press complaints commission

A Tory MP is complaining to the new press regulator over a tabloid's "entrapment" of a minister, who was tricked into "sexting
As IPSO - the press' response to Leveson - opened for business this week, newspapers may be wondering whether they will be able to convince the public that it is not just a replica of its discredited predecessor, the Press Complaints Commission. No doubt IPSO will receive praise from newspapers themselves - at least initially. But will this be enough to paper over its shortcomings? Based on the public's response to the coverage of the Leveson Report and its implementation by the national press, the answer is no. It is highly unlikely that positive newspaper coverage will ever convince the public that IPSO is independent or effective.
The whole of the British press - despite the fact that 95% of it was never involved in the hacking of phones which led to this crackdown - was subjected to a judicial inquiry with draconian powers, greater than those handed to the Chilcot Inquiry which is looking into the war in Iraq in which 100,000 people died... Not only has this been hugely dangerous for the press in Britain, it has robbed us of all moral authority to be able to try to help countries battling authoritarianism in establishing a free press.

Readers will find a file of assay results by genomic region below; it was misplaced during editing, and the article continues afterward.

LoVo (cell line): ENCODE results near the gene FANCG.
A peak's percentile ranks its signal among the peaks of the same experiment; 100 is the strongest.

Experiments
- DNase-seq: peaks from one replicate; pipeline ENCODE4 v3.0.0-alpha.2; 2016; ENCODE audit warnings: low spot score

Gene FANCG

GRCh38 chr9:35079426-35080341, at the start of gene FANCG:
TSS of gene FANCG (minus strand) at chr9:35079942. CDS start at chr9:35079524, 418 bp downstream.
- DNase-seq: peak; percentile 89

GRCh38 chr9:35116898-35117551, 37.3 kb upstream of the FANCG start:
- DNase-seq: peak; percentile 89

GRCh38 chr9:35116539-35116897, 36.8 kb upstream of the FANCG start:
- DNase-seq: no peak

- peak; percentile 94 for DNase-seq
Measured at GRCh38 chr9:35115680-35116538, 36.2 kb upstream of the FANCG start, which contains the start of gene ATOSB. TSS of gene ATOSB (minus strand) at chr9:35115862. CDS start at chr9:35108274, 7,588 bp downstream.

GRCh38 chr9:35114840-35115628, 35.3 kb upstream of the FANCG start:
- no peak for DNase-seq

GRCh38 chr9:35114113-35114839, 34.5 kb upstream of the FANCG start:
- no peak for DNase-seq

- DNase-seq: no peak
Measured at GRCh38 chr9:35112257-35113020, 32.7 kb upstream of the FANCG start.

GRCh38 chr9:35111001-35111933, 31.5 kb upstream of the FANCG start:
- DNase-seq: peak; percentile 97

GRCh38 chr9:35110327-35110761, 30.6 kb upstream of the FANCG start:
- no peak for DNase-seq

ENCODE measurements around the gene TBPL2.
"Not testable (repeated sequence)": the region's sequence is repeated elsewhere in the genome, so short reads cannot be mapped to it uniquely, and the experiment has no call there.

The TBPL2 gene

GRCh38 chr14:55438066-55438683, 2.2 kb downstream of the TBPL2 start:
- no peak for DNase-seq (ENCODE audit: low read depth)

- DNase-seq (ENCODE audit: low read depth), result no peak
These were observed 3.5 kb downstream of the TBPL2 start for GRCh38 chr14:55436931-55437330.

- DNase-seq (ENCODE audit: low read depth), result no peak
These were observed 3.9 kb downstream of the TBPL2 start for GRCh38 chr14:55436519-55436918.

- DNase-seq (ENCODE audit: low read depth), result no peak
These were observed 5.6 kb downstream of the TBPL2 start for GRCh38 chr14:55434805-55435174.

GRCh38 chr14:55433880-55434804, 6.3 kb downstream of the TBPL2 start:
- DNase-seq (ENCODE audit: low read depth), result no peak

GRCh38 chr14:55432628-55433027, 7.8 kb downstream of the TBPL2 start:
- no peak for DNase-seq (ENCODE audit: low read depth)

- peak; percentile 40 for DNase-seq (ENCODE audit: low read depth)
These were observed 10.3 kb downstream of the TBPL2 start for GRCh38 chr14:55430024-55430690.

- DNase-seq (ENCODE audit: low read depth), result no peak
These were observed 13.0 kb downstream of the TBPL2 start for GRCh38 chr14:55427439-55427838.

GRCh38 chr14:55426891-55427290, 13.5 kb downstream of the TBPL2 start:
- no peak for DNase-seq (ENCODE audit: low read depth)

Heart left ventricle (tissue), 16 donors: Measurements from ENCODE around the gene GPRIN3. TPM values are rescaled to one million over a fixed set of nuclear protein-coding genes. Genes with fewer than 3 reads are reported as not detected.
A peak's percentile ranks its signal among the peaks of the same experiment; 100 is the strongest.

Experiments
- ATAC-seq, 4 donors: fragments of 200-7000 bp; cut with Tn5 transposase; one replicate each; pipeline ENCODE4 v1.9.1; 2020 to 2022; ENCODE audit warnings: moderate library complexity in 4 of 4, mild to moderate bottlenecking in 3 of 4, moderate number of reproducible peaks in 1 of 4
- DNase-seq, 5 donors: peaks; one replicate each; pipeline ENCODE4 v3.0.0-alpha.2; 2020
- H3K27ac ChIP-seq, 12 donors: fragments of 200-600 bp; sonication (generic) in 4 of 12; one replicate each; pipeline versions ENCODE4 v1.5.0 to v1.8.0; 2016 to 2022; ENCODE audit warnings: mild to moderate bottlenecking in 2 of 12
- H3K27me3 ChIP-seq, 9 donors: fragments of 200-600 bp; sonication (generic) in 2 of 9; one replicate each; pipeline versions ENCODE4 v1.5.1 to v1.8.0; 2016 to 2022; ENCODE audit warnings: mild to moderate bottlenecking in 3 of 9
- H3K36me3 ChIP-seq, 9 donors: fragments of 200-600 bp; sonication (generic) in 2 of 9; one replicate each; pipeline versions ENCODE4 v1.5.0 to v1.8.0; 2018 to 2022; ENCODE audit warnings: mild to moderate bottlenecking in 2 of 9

This country is now very close to settling a problem that has plagued it for generations. The problem was this: how to protect ordinary citizens from lying, bullying and unjustified intrusion carried out in the name of journalism, while at the same time ensuring that journalists were free to do the job they need to do to sustain our democracy. The solution is the Royal Charter on press self-regulation.
The Press Complaints Commission has revealed it has so far received 726 complaints about the Daily Mail's coverage on Ralph
The extraordinary texts and phone conversations between former Lib Dem MP Chris Huhne and his son, which have been widely reported, are difficult to comprehend. Do the latest findings from the psychology of revenge provide an insight into a family hurting each other so publicly?
There is nothing in any of the proposals aired at the inquiry or in Leveson or in the hubbub since that will make regulatory issues any more tractable than they have been for over the last two decades. Heaven knows, the PCC needed more muscle and more independence. But, there is no half-decent system of press regulation in the world that does not begin with the taking of complaints from the public. Yet Leveson rejected the notion that a complaints-driven system could justify calling itself a regulator.
The press have to set up the new system and why it is the press and no one else that must develop an independent regulatory regime that will adhere to the Leveson Principles. It isn't for the Prime Minister, the Cabinet or even Parliament to tell them how to do it.
Leveson, and the debate that follows, really is not about the r-word. But it helps press and a certain brand of outraged politician to convince the public can be convinced otherwise.
The Leveson report into press ethics was released on Thursday - in four volumes - weighing 10 kilos, and covering some 2,000